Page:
This should be straightforward. Reflect positively on your current employer but state how you are looking for more challenge, responsibility, experience and a change of environment. Explain how your current role can no longer provide you with these things, but how you believe the role on offer presents an opportunity for growth that will make full use of your strengths and potential.
Q. What are your goals for the future?
A sense of purpose is an attractive feature in an applicant, so this question is designed to probe your ambition and the extent of your career planning. Your commitment is also under question, but avoid blankly stating that ‘I want to be with your company’. Instead, describe how your goal is to continue to grow, learn, add value and take on new responsibilities in the future that build on the role for which you are applying.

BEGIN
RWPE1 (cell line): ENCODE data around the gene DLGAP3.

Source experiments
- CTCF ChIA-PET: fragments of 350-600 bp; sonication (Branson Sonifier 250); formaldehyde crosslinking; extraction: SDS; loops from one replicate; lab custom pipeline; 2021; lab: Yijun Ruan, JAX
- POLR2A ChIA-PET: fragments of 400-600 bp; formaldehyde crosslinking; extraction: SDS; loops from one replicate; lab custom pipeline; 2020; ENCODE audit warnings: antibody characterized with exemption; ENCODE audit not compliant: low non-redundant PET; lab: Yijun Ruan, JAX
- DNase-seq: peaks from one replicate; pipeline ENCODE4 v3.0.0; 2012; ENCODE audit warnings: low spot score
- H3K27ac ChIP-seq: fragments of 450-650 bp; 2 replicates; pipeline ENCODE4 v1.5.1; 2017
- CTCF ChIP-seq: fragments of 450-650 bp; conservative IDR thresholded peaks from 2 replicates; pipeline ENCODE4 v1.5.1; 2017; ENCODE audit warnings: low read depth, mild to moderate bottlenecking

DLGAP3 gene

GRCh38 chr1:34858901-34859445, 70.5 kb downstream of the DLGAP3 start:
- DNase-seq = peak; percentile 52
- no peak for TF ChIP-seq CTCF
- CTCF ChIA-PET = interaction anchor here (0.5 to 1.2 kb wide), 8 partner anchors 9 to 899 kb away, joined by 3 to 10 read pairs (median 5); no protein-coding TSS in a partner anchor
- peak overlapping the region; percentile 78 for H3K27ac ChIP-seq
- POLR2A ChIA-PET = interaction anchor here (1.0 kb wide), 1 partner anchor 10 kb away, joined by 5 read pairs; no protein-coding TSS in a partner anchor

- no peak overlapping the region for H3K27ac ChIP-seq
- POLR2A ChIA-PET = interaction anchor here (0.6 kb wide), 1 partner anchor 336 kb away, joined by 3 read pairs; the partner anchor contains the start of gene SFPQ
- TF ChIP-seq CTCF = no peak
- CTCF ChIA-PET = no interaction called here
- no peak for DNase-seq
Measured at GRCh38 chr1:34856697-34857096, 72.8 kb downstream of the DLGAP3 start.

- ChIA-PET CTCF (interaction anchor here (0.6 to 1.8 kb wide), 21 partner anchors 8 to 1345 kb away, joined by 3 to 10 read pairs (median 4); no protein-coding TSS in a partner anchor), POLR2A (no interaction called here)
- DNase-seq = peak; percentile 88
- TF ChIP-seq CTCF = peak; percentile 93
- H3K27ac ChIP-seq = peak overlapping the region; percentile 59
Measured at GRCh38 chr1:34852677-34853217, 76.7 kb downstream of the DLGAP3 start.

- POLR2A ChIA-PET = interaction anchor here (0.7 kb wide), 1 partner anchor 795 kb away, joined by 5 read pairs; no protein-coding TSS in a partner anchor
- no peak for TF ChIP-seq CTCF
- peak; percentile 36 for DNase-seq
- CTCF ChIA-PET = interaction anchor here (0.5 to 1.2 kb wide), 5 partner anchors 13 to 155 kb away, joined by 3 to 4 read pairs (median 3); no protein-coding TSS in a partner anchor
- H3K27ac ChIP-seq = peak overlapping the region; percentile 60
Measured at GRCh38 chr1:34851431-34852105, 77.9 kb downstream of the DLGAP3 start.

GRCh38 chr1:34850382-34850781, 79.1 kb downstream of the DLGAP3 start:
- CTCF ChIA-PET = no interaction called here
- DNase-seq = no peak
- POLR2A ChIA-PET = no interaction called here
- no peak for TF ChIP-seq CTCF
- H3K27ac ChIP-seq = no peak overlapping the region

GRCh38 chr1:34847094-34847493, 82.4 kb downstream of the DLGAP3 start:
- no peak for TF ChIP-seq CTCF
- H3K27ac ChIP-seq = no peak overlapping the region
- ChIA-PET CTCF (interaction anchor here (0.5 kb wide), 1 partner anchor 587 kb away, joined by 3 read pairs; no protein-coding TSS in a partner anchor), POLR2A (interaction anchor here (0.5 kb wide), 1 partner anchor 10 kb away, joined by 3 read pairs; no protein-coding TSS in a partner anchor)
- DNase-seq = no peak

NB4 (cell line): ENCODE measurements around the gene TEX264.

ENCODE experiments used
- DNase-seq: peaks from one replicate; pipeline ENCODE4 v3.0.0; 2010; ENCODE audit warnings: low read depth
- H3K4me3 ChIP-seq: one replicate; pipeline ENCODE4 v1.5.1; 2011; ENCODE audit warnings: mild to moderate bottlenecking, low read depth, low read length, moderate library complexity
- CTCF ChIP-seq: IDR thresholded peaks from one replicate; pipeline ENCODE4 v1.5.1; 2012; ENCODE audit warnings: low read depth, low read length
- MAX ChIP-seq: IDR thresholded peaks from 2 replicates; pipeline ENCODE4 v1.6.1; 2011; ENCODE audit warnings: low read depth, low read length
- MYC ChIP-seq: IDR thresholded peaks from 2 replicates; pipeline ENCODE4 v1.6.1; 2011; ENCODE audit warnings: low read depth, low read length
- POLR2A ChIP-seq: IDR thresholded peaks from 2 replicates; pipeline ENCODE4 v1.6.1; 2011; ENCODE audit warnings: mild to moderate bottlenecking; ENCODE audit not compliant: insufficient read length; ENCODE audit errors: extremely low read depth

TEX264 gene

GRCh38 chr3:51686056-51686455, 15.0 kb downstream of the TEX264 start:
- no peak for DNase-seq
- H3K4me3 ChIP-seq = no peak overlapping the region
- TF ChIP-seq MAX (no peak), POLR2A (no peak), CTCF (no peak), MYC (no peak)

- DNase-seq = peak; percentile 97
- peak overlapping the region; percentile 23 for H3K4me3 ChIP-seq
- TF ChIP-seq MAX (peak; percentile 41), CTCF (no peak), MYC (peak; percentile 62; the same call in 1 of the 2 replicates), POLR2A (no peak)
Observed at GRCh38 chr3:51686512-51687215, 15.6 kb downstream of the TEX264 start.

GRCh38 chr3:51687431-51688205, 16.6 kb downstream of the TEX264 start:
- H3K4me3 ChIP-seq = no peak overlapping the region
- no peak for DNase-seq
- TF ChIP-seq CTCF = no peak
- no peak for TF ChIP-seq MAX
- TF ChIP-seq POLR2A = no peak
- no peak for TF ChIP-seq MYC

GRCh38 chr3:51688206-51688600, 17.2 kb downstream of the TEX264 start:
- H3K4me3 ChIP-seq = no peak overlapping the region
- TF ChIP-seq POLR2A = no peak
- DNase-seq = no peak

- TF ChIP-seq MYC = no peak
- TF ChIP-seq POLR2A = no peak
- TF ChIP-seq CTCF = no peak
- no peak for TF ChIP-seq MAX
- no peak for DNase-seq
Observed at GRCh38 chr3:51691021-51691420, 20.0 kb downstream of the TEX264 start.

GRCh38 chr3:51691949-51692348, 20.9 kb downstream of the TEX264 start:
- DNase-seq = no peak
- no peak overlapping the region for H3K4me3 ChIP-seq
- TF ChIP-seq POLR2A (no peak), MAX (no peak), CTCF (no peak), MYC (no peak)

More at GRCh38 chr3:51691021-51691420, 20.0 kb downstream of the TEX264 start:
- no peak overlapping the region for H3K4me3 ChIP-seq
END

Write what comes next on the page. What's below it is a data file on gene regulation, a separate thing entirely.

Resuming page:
Q. How do you respond to working under pressure?
The interviewer wants to see that you have composure, problem solving skills and can stay focused in difficult conditions. Give an example of a time when you were faced with a stressful situation (not caused by you) and how you handled it with poise. Describe the context, how you approached the situation, the actions you took and the positive outcome. Demonstrate how you remained calm, in control and got the job done.
Q. Tell me about a successful team project that you have been involved in. What was your role and what made it a success?
The interviewer is trying to gauge your interpersonal skills and team contribution. Outline the project objectives, your responsibilities, the actions you took to assist the group and the successful results. Provide evidence of how you were a keen collaborator and how your contribution was critical. You also want to demonstrate that you value teamwork and understand its key attributes such as honest communication, a shared purpose and effective problem-solving.